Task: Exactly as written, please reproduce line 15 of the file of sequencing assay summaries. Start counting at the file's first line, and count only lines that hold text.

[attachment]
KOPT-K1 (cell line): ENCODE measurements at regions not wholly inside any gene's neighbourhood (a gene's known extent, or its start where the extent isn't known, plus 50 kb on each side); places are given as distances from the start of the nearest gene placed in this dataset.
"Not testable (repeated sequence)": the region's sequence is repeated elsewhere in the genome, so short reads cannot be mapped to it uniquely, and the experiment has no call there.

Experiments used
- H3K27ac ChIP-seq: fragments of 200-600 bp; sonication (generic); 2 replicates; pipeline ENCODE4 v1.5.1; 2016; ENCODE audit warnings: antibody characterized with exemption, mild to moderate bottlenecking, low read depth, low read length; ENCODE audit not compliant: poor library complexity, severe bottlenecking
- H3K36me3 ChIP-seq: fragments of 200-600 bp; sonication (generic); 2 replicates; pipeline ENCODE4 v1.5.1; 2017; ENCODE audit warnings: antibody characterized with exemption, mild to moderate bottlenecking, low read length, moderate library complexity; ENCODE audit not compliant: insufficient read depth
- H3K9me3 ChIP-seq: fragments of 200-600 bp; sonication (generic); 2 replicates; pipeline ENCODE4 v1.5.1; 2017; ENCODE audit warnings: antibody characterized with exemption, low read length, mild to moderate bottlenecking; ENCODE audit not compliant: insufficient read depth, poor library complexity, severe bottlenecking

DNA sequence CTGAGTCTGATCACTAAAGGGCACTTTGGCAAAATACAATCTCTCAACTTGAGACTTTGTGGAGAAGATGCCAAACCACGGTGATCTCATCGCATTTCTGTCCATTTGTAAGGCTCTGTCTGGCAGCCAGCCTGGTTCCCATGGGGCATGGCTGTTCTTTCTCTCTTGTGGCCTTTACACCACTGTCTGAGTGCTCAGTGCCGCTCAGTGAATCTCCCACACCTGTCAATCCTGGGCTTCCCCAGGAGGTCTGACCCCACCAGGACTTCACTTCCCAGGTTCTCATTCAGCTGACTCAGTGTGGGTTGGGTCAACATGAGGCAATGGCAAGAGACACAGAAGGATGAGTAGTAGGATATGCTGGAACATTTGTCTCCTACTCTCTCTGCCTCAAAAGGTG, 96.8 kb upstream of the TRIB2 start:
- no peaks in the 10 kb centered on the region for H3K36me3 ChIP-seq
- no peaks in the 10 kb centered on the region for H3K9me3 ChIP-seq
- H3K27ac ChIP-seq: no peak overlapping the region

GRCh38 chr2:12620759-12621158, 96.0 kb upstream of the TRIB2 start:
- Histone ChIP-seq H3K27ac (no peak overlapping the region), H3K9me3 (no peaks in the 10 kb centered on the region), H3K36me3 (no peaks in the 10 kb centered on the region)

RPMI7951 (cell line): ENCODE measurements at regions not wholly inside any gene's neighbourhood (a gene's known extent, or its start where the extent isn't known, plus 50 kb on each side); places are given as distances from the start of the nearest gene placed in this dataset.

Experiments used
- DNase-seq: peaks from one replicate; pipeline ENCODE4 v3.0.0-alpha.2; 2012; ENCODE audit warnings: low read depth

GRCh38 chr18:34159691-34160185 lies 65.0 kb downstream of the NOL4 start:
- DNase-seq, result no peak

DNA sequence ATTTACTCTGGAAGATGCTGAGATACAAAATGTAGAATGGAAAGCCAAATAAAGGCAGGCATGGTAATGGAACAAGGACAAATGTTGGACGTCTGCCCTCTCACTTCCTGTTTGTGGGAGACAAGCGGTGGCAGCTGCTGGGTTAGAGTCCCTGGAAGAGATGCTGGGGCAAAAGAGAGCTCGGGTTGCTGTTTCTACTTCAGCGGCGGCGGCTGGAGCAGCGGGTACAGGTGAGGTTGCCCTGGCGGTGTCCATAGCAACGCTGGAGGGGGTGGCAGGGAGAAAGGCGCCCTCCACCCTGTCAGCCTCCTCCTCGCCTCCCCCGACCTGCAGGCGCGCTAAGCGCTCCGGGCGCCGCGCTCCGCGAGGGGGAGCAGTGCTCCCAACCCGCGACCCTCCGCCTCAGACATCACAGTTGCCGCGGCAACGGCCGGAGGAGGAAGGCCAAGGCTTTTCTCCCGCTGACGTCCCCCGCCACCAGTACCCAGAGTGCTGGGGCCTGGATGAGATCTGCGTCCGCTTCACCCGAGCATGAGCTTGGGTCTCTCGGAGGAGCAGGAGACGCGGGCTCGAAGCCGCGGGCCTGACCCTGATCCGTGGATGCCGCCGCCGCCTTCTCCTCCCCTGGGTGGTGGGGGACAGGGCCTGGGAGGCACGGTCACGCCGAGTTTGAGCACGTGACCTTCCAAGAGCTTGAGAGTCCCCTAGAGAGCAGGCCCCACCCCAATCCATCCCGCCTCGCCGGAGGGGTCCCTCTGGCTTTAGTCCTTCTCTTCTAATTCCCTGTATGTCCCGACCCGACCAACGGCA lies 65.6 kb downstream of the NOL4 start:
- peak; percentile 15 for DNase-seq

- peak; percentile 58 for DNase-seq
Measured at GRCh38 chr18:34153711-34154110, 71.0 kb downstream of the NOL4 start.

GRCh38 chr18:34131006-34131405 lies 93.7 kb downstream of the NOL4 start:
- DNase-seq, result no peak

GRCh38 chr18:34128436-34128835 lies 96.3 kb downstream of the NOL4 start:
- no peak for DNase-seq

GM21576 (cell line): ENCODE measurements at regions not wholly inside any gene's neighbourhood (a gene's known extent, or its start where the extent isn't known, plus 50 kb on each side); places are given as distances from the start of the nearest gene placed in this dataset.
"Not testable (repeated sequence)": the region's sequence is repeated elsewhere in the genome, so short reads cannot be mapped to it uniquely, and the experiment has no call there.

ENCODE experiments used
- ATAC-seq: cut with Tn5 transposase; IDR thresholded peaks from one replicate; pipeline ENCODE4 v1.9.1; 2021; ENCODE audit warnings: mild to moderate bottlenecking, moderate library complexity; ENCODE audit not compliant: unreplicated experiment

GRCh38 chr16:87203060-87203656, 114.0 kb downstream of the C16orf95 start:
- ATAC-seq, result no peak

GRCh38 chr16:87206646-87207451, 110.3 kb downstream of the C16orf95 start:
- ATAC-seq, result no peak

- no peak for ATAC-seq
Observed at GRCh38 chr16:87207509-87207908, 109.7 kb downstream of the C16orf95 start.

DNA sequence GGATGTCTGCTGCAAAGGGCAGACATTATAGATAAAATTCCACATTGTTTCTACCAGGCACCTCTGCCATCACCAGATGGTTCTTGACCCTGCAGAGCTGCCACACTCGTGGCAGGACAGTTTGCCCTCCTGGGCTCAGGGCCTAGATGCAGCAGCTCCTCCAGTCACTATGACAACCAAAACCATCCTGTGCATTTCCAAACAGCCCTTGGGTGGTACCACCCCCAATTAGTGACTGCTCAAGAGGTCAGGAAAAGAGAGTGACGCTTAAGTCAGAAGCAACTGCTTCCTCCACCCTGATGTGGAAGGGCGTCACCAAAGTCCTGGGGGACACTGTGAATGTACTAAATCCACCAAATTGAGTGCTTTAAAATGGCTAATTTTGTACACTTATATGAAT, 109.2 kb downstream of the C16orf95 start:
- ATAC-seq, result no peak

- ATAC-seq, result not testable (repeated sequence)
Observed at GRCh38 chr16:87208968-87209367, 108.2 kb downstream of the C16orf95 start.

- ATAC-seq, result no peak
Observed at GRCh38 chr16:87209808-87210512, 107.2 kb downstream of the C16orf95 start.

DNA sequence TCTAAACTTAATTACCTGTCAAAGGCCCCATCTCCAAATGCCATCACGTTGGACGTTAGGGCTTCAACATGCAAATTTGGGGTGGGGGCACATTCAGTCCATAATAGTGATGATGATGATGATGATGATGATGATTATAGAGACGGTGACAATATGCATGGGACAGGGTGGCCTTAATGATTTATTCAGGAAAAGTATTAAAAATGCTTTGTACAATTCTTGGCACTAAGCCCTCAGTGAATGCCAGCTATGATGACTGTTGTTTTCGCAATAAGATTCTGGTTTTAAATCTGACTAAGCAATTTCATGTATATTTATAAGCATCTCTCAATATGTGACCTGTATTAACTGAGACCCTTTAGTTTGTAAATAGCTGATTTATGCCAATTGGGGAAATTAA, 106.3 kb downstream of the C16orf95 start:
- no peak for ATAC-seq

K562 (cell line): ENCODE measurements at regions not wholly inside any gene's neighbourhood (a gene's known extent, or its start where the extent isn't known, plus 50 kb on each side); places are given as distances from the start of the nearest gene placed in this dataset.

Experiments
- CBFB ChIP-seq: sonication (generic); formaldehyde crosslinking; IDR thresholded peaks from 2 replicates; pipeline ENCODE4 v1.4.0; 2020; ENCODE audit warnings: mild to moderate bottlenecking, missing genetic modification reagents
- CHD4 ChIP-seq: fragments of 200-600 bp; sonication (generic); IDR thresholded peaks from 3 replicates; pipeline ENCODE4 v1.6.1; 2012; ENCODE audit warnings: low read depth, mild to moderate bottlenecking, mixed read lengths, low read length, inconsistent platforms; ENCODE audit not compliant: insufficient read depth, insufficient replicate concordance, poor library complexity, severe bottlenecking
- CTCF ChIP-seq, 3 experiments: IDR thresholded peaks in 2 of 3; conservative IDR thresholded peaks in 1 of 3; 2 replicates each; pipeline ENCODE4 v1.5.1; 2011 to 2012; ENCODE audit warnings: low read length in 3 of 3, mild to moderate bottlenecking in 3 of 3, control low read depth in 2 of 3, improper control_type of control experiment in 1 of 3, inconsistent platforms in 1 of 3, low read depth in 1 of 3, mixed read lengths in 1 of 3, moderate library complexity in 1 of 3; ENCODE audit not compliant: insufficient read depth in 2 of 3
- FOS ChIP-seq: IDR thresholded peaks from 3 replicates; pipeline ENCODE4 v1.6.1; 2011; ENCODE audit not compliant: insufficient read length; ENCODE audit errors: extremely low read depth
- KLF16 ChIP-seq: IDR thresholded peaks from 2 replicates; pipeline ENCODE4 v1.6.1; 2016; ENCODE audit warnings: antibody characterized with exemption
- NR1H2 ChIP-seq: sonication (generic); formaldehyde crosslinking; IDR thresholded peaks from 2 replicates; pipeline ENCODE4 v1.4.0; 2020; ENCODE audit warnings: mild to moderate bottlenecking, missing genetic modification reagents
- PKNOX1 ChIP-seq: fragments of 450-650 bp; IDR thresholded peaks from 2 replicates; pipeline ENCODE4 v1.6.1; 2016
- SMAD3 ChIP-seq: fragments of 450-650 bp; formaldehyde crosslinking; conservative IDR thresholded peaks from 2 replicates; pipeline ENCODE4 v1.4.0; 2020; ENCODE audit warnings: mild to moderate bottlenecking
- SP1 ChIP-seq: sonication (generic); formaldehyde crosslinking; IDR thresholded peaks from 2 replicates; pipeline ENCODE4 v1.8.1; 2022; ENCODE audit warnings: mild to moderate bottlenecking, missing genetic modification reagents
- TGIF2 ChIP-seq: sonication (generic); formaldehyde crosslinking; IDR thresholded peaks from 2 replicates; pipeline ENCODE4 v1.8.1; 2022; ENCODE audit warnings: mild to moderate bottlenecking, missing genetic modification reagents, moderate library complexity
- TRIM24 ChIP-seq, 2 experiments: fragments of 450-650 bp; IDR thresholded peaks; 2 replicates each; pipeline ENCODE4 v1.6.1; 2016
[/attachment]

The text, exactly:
- DNase-seq: peaks from one replicate; pipeline ENCODE4 v3.0.0-alpha.2; 2012; ENCODE audit warnings: low read depth